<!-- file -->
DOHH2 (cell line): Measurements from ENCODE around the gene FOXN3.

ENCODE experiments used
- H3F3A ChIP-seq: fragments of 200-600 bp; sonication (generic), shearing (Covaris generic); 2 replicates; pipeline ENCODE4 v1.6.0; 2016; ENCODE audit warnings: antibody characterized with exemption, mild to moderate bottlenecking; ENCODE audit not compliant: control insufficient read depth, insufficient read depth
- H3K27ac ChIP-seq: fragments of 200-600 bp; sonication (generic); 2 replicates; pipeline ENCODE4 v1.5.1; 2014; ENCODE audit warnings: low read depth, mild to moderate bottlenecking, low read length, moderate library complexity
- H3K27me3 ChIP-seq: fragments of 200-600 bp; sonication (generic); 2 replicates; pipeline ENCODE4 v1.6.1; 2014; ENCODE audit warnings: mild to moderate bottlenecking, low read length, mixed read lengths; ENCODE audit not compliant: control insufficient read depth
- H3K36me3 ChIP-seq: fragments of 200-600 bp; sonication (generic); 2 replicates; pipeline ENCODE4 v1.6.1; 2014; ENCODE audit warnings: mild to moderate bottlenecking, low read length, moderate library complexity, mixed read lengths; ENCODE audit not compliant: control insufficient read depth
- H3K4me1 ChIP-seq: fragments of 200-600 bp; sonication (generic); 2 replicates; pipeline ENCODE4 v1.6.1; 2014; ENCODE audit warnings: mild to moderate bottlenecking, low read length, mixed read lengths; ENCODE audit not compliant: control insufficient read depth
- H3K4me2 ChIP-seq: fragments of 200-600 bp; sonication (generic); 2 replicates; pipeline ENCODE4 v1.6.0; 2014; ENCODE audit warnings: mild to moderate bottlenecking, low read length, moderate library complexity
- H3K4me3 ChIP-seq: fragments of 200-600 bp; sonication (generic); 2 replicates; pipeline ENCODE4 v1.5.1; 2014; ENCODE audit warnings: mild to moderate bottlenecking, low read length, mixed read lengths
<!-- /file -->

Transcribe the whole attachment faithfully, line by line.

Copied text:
DOHH2 (cell line): Measurements from ENCODE around the gene FOXN3.

ENCODE experiments used
- H3F3A ChIP-seq: fragments of 200-600 bp; sonication (generic), shearing (Covaris generic); 2 replicates; pipeline ENCODE4 v1.6.0; 2016; ENCODE audit warnings: antibody characterized with exemption, mild to moderate bottlenecking; ENCODE audit not compliant: control insufficient read depth, insufficient read depth
- H3K27ac ChIP-seq: fragments of 200-600 bp; sonication (generic); 2 replicates; pipeline ENCODE4 v1.5.1; 2014; ENCODE audit warnings: low read depth, mild to moderate bottlenecking, low read length, moderate library complexity
- H3K27me3 ChIP-seq: fragments of 200-600 bp; sonication (generic); 2 replicates; pipeline ENCODE4 v1.6.1; 2014; ENCODE audit warnings: mild to moderate bottlenecking, low read length, mixed read lengths; ENCODE audit not compliant: control insufficient read depth
- H3K36me3 ChIP-seq: fragments of 200-600 bp; sonication (generic); 2 replicates; pipeline ENCODE4 v1.6.1; 2014; ENCODE audit warnings: mild to moderate bottlenecking, low read length, moderate library complexity, mixed read lengths; ENCODE audit not compliant: control insufficient read depth
- H3K4me1 ChIP-seq: fragments of 200-600 bp; sonication (generic); 2 replicates; pipeline ENCODE4 v1.6.1; 2014; ENCODE audit warnings: mild to moderate bottlenecking, low read length, mixed read lengths; ENCODE audit not compliant: control insufficient read depth
- H3K4me2 ChIP-seq: fragments of 200-600 bp; sonication (generic); 2 replicates; pipeline ENCODE4 v1.6.0; 2014; ENCODE audit warnings: mild to moderate bottlenecking, low read length, moderate library complexity
- H3K4me3 ChIP-seq: fragments of 200-600 bp; sonication (generic); 2 replicates; pipeline ENCODE4 v1.5.1; 2014; ENCODE audit warnings: mild to moderate bottlenecking, low read length, mixed read lengths